Medical practitioners are increasingly investigating the possibility and usability of manipulation of genes or molecular paths that influence the expression of the genes. One key target in these investigations is the ability to manipulate treatments in line with the genetic makeup of patients. With the adoption of nanotechnology in medicine, it would be possible to handle a section of DNA, just as one holds a strand of spaghetti and conduct operations on the DNA (Paddock, 2012).
Chemists at the New York University have created a nanoscale robot using DNA fragments, which can walk on two legs for 10nm. According to Ned Seaman, it would be possible to develop a molecular scale production line where one can move a molecule along until it reaches the required location. Chemists are also creating DNA nanorobot that targets cancer cells. Researchers from the Harvard Medical School in the US reported recently that they developed a nanorobot out of DNA which could transport payload. The nanorobot carries molecules that have instructions, which make cells behave in a certain predetermined way (Paddock, 2012).
Nanotechnology in Electronics
The use of nanotechnology in semiconductors above the normal and feature size shrinkage have raised interest in the electronic industry. Some believe that the FinFETs found in the novel 3-D structures may be useful in the development of the next generation semiconductor devices. Nanotechnology acts as a tool kit for the electronics industry by supplying it with instruments that enable the construction of nanomaterials, which have distinct properties modified by ultrafine size of particles, structure and crystalline nature. This will have a commercially cost effective impact by providing producers with a competitive advantage over existing products in the industry. Many mainstream products are combining modern nanotechnology and traditional technology for manufacturing electronic products in areas such as surface finishes. Features of these products can be extremely significant to improving conventional products. This could be through reducing the consumption rate of energy, reduced process cost and time, and a high level of reliability (Rae, 2009).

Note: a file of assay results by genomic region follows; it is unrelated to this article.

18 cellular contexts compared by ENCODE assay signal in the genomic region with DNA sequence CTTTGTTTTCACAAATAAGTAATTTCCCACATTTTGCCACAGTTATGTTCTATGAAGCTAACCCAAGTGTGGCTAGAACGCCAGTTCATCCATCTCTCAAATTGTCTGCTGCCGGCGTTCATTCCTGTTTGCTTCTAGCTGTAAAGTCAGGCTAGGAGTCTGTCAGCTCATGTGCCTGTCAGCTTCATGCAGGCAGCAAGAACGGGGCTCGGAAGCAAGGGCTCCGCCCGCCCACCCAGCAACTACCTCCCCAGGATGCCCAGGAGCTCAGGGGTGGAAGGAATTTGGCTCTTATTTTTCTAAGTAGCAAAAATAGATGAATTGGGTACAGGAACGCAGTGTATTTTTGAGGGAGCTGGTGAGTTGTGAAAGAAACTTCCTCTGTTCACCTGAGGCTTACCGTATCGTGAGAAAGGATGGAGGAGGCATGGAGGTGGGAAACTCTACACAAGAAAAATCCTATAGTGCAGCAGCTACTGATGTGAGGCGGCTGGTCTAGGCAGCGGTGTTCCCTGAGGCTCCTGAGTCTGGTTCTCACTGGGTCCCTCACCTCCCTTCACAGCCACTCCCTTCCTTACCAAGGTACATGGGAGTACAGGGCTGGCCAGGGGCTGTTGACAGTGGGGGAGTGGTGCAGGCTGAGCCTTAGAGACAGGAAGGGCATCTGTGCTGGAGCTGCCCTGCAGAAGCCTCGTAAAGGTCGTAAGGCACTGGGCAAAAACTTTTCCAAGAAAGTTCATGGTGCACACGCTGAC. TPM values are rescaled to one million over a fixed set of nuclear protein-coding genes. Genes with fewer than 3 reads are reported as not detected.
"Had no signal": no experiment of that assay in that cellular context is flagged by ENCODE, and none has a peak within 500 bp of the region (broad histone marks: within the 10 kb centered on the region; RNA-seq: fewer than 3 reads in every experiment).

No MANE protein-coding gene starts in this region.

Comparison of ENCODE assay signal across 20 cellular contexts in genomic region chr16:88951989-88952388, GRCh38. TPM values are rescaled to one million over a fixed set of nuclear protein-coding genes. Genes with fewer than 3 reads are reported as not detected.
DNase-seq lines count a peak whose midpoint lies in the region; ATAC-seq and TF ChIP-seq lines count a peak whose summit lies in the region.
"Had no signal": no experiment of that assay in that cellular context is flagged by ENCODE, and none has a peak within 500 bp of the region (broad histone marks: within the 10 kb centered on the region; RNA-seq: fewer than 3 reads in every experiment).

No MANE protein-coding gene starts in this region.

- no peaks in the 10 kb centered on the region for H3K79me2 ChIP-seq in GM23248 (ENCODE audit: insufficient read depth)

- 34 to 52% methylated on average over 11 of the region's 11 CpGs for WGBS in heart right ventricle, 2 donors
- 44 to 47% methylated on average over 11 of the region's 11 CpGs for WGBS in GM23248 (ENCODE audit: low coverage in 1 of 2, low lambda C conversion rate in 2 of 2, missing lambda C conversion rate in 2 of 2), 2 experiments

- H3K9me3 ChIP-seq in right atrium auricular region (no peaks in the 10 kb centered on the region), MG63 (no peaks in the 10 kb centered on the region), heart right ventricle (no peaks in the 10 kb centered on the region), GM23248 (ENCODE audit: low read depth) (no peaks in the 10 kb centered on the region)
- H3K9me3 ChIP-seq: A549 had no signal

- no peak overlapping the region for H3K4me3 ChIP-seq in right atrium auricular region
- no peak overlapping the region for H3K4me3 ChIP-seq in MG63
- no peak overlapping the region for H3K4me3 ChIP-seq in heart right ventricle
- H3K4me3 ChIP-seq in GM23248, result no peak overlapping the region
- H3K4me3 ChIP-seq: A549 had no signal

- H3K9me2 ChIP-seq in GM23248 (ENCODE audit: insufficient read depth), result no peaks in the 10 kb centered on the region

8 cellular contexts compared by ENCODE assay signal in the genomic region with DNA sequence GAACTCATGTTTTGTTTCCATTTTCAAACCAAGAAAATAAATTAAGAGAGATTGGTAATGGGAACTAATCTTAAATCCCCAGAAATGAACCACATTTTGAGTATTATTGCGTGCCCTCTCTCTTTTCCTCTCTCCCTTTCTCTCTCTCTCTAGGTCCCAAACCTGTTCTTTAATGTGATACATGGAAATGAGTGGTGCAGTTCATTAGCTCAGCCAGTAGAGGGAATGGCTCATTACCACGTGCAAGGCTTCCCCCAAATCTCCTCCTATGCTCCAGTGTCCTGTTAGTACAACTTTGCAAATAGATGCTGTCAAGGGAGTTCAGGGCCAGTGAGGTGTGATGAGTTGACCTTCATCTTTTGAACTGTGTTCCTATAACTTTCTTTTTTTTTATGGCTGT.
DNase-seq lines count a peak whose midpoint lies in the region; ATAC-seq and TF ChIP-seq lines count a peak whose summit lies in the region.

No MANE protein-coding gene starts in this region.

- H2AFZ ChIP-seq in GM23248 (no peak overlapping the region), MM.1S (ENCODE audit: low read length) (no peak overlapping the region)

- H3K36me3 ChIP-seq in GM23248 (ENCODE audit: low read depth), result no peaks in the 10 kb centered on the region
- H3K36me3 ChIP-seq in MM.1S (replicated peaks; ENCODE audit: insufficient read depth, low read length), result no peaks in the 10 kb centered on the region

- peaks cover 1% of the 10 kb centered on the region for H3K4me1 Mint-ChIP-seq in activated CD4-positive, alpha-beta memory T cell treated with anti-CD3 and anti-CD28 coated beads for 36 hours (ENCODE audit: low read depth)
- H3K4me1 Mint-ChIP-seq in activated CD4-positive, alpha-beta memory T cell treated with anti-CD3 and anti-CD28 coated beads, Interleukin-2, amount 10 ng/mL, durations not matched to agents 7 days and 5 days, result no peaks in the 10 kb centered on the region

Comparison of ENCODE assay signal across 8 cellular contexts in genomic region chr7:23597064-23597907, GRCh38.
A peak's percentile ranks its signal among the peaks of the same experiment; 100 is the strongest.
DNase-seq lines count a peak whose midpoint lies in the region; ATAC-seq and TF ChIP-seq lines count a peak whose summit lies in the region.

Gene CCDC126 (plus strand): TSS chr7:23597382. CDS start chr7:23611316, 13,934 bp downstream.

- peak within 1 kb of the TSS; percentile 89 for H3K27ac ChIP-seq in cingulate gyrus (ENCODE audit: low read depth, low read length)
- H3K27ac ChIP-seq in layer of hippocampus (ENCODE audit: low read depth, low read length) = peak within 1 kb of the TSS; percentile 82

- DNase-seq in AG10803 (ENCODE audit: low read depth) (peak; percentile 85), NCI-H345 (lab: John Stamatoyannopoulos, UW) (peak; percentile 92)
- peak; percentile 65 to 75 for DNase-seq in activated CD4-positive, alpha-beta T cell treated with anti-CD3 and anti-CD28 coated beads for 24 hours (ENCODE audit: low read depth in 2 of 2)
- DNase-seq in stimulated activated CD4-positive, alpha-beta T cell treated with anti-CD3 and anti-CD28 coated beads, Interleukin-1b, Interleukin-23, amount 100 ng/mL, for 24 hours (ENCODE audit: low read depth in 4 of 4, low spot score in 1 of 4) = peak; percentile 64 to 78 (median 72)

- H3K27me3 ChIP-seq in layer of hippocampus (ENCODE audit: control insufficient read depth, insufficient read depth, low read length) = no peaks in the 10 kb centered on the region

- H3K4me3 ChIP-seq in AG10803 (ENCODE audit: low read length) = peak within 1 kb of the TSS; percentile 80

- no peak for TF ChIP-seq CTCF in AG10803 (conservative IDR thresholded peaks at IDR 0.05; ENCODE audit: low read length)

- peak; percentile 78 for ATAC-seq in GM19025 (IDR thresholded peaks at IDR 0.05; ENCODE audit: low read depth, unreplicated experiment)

Social and Ethical Issues of Nanotechnology
Any form of technological innovation does not lack a certain degree of criticism in terms of social and ethical effects of the innovation. Nanotechnology is no exception. Nanotechnology can enable cloning of machines and living creatures. Thus, we expect issues similar to those facing biological cloning efforts to arise in the early existence of the technology (Liebert, 2003).
Secondly, some authors believe that complex technologies such as nanotechnology have a high affinity to becoming totalitarian. This is because legislators and voters in a nation lack an understanding of technology. It is necessary to have sound and better procedures of debating technical advancements (Liebert, 2003).
Nanotechnology may dramatically increase the life expectancy of individuals through the innovation of diagnostic nanomachines, DNA repair and improved drugs. People may think that this is a positive outcome of the technology. However, a sudden rise in the life expectancy of a large population is likely to lead to the shortage of resources to support the entire population. This will require birth controls to cater for the high population of the aged (Liebert, 2003).
In addition, with the existence of nanotechnology, computers will think like human beings. According to analysts, the minute structure of nanomachines will enable them to crack the barrier into consciousness making them think like human beings. Such developments bring concerns of computers dominating and eliminating the human race (Liebert, 2003).
Nanotechnology has had a remarkable impact on almost all industries ranging from medicine, sanitation and energy to electronics. However, an analysis of past trends and speculations from scientists raises many ethical questions. Government bodies should come up with guides to regulate the adoption of technology in various industries in order to prevent the erosion of the human race.